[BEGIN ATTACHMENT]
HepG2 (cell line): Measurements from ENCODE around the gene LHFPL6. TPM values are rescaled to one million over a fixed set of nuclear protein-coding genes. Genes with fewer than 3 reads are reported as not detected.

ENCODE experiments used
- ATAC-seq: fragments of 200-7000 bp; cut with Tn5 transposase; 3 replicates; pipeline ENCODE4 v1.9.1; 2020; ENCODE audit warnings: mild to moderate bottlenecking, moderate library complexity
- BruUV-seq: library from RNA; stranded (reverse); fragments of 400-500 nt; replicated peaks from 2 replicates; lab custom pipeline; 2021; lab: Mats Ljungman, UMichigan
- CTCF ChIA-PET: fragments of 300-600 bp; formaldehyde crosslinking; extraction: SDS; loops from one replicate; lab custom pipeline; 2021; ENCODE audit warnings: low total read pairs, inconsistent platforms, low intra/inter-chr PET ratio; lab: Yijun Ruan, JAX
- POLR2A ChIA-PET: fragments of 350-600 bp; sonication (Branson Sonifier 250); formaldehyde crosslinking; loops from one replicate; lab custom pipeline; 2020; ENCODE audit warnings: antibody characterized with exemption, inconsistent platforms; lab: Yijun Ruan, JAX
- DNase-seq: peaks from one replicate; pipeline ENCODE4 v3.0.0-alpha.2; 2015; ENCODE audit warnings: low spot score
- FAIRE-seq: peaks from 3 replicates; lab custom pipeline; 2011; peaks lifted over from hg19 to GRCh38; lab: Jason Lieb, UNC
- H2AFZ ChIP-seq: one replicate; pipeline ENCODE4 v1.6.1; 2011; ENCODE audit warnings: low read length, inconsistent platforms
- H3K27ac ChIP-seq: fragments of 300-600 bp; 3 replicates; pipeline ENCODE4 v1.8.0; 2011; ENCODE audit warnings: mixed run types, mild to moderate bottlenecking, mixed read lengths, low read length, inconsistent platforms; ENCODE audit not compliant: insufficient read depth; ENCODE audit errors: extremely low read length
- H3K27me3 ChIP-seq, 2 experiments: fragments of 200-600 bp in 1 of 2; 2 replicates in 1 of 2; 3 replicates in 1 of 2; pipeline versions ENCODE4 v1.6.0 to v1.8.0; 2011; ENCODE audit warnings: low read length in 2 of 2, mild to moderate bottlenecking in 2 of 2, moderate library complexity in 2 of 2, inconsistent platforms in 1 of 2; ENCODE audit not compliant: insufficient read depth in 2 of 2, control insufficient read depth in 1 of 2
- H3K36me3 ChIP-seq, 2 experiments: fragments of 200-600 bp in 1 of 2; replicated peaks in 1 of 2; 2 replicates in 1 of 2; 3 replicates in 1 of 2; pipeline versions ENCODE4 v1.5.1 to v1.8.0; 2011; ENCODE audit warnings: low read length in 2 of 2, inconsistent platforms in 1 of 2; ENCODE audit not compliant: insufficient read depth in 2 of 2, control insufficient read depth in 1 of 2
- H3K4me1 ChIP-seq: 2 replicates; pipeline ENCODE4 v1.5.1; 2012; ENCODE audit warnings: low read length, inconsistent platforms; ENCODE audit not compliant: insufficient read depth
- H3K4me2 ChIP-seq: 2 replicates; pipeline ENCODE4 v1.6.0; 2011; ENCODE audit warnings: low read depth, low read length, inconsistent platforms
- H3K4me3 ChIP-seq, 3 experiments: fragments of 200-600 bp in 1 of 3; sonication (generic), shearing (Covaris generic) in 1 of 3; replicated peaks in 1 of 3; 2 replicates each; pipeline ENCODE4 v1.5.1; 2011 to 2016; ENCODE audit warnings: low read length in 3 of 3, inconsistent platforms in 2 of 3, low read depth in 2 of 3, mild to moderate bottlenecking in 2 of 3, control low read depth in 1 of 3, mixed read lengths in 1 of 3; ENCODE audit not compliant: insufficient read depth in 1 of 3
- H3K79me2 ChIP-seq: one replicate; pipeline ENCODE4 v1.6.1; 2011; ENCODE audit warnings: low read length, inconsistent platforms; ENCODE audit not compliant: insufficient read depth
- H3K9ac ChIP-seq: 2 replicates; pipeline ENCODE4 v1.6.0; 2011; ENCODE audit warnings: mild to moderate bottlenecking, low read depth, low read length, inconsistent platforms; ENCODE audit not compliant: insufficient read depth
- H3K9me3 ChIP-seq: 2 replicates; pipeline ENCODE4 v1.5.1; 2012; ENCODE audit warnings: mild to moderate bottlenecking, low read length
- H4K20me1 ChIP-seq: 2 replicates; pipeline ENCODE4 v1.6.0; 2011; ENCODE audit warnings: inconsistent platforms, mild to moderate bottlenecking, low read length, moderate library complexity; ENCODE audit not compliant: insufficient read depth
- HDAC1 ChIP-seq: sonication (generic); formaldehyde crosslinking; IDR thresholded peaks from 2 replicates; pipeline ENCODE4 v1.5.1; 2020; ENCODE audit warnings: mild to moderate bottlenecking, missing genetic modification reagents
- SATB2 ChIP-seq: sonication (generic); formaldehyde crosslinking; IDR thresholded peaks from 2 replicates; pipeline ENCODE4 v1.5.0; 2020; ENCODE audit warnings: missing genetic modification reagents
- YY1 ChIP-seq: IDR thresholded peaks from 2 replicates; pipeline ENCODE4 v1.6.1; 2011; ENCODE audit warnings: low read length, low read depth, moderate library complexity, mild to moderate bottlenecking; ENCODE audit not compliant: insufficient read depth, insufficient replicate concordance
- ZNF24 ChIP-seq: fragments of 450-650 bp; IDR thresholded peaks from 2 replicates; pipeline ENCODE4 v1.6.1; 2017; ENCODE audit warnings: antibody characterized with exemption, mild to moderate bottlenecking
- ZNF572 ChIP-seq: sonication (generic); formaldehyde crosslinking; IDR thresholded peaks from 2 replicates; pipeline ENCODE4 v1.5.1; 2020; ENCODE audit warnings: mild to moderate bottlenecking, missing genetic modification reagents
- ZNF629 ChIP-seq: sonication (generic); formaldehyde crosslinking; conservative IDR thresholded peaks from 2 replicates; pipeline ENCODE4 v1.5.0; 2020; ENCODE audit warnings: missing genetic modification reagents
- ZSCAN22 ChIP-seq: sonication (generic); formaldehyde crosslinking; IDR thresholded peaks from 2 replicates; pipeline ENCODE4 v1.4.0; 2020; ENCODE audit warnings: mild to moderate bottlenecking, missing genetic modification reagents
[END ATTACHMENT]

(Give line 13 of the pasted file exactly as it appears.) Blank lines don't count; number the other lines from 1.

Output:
- H3K4me1 ChIP-seq: 2 replicates; pipeline ENCODE4 v1.5.1; 2012; ENCODE audit warnings: low read length, inconsistent platforms; ENCODE audit not compliant: insufficient read depth